Custom of the inhabitants of the island of Chiloé, representative of the pioneer spirit, which has survived until today. It consists of neighbors getting together to share the work when it is too important to be done by one man (sowing, harvesting, moving a house by road or sea...).
We thank our neighbors by inviting them to eat or by organizing a ball to symbolize the end of the work.
During the restoration of Castro's church, the municipality appealed to the community to help finance the work but also to participate in it.
If you have the opportunity to see a house being moved in February or March, don't miss this amazing moment that marked all those who were able to observe it!
Another ancient tradition of Chiloé, when a family needed an object or an animal, they could call on the family or relatives by inviting them to party or by organizing the medan ball. The head of the family was in charge of organizing the ball and the invited families had to bring the animal or object requested. When the harvests were bad and the inhabitants could not get certain products, the medan facilitated their circulation and limited the difficulties of supply of the inhabitants at these periods.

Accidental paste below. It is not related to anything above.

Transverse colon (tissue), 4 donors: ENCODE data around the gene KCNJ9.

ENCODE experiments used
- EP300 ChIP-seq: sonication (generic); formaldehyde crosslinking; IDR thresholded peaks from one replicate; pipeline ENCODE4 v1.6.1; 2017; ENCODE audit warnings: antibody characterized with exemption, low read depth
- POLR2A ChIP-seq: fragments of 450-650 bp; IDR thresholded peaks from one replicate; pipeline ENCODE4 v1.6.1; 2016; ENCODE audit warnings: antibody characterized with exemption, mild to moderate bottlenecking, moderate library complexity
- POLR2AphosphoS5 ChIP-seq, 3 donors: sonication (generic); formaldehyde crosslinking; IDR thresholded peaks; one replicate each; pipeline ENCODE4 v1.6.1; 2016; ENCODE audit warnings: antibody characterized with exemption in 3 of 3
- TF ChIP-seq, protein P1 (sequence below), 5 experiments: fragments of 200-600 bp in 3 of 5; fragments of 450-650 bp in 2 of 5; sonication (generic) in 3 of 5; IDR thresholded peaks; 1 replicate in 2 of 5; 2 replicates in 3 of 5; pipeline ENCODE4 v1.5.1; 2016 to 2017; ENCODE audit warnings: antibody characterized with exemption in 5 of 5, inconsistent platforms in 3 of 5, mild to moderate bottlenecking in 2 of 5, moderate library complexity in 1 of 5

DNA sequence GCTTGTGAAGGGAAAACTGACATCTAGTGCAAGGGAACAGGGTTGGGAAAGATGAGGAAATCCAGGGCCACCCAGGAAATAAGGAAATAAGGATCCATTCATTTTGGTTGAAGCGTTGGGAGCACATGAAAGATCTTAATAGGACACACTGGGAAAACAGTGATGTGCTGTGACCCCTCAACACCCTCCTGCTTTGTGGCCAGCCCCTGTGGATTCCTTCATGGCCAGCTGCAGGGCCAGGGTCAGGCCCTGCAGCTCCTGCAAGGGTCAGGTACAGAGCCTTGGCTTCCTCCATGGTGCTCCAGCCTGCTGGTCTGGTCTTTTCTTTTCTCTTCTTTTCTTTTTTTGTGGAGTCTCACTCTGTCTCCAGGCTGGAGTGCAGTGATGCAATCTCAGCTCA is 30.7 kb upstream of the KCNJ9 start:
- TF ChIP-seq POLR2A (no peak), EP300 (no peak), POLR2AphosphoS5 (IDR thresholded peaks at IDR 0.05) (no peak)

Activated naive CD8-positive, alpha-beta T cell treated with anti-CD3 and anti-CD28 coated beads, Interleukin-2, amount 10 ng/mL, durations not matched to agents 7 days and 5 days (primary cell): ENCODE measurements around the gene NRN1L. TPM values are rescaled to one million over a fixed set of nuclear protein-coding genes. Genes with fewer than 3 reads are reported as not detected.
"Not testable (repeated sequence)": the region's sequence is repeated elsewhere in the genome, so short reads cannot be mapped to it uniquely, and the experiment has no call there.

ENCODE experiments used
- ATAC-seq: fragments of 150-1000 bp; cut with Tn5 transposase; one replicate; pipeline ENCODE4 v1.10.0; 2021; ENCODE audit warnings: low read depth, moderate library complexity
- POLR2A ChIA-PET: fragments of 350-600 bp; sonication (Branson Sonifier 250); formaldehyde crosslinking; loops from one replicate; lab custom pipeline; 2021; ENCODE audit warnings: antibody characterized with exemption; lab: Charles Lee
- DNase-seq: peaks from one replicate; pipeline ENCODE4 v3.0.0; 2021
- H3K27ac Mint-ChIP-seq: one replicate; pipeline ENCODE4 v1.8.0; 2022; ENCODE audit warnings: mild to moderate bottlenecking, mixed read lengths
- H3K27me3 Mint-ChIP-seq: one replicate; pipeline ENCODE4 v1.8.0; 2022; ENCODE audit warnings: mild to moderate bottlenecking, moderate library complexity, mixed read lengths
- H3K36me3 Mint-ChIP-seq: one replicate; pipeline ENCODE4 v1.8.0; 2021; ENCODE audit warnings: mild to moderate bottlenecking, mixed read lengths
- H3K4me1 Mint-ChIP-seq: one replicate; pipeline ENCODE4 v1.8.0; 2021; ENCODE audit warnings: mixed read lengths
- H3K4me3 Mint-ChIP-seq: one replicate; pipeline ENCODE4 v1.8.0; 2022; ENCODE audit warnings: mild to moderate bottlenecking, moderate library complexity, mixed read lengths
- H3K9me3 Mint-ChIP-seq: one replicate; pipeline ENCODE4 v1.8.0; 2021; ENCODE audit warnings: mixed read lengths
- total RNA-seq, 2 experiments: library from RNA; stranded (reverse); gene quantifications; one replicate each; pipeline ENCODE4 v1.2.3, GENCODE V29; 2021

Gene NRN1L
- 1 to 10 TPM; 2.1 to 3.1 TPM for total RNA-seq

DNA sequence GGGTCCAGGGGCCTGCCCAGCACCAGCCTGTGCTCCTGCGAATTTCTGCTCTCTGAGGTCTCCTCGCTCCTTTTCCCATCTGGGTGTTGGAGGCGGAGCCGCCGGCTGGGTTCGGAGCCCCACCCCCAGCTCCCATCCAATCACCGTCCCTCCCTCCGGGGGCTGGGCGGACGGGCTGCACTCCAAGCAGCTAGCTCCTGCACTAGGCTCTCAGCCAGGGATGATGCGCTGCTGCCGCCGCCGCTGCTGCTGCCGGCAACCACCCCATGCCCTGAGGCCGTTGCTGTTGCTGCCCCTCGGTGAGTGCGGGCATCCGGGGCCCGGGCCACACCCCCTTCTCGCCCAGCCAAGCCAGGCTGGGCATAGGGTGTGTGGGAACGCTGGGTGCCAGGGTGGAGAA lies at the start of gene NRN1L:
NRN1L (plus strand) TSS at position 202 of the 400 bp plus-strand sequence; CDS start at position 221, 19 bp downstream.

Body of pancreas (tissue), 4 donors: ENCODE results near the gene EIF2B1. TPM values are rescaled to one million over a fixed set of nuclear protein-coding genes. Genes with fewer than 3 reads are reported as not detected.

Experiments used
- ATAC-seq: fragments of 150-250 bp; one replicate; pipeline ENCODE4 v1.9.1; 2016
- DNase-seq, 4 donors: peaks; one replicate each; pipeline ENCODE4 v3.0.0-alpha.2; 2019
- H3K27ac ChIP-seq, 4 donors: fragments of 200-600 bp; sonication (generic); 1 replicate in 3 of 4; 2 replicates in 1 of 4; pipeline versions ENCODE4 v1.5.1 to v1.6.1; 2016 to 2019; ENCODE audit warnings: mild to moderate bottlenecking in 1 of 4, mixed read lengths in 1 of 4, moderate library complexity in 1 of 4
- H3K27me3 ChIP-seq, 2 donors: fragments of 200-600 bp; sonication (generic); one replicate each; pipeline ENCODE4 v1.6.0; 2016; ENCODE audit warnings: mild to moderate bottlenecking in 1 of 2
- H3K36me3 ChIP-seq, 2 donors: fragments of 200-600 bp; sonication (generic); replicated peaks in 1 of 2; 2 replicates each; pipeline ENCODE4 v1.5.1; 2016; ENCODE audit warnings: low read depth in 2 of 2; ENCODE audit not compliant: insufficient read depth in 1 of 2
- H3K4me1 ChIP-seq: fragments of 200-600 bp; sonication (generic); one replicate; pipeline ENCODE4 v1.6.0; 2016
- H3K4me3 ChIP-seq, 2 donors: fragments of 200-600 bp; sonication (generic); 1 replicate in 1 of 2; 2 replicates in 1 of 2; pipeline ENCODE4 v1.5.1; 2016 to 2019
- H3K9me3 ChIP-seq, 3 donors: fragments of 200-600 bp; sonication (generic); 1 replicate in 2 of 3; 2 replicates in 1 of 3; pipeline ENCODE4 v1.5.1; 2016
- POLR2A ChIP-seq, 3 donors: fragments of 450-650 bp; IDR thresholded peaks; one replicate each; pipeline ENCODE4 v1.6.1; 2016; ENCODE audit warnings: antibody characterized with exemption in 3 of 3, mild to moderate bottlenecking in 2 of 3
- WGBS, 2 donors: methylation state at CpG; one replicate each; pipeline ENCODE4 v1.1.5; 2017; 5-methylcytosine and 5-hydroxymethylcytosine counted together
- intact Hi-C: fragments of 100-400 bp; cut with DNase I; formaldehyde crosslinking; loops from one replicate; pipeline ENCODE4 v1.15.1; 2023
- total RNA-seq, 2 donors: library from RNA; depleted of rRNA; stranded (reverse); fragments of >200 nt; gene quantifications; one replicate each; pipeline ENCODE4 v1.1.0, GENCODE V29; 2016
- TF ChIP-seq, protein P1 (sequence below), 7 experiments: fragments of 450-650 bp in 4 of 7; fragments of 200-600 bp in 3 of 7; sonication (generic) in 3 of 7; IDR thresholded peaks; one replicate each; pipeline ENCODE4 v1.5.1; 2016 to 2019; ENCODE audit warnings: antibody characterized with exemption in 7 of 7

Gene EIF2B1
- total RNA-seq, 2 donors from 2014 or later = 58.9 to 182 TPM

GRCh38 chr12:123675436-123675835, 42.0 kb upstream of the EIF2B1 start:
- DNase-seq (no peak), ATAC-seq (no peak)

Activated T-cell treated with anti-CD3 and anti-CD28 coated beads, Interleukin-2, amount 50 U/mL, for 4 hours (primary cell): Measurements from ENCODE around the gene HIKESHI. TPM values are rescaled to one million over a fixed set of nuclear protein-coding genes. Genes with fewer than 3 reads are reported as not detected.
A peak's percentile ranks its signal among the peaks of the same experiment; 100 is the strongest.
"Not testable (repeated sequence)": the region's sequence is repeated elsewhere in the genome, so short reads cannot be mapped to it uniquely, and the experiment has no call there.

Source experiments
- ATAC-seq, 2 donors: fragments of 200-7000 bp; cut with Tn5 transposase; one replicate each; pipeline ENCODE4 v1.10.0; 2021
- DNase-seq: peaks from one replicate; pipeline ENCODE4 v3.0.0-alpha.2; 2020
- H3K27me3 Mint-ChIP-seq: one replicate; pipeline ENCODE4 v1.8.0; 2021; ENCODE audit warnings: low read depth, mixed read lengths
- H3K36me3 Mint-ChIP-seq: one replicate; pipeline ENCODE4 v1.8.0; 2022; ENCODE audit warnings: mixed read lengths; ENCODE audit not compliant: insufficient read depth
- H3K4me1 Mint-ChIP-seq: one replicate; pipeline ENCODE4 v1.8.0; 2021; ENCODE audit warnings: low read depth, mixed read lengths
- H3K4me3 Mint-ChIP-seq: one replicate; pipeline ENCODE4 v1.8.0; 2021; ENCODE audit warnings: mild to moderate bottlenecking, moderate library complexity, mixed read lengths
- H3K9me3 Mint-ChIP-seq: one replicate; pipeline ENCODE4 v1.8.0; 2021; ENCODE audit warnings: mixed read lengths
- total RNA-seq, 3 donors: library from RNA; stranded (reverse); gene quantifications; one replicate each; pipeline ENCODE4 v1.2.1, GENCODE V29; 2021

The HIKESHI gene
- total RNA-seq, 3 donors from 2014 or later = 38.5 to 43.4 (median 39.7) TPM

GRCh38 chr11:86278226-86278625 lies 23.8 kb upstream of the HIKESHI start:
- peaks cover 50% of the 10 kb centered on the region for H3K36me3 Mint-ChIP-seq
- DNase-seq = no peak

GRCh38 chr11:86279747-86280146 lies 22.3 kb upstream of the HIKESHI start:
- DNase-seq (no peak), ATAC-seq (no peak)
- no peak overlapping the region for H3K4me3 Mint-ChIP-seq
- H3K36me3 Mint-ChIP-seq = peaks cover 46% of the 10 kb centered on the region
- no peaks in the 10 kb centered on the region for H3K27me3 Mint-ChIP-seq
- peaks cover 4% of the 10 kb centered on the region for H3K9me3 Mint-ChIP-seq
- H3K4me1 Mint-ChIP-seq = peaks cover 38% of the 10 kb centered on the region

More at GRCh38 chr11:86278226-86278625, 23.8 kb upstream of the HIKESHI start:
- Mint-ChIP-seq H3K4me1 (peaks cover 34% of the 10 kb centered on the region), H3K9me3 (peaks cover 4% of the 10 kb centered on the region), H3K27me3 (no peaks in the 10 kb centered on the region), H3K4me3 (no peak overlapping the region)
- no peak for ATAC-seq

It takes place on the day of the summer solstice, June 21, the longest day of the year. It is associated with beliefs and traditions that are surprising, to say the least. For example, on this day, the people of Chiloé will closely observe the potatoes that they have previously thrown under their beds. If they are peeled, it is a sign of poverty, partially peeled it announces ups and downs, and if the skin is intact it is a good omen of abundance and wealth for the coming year. The next day, the chilotes have to throw their shoes out the door. If, on falling down, they are pointed outwards, the owner will have to make a trip and leave the house. On the contrary, if the shoes fall back with the tip inwards, he will stay at home for the whole year.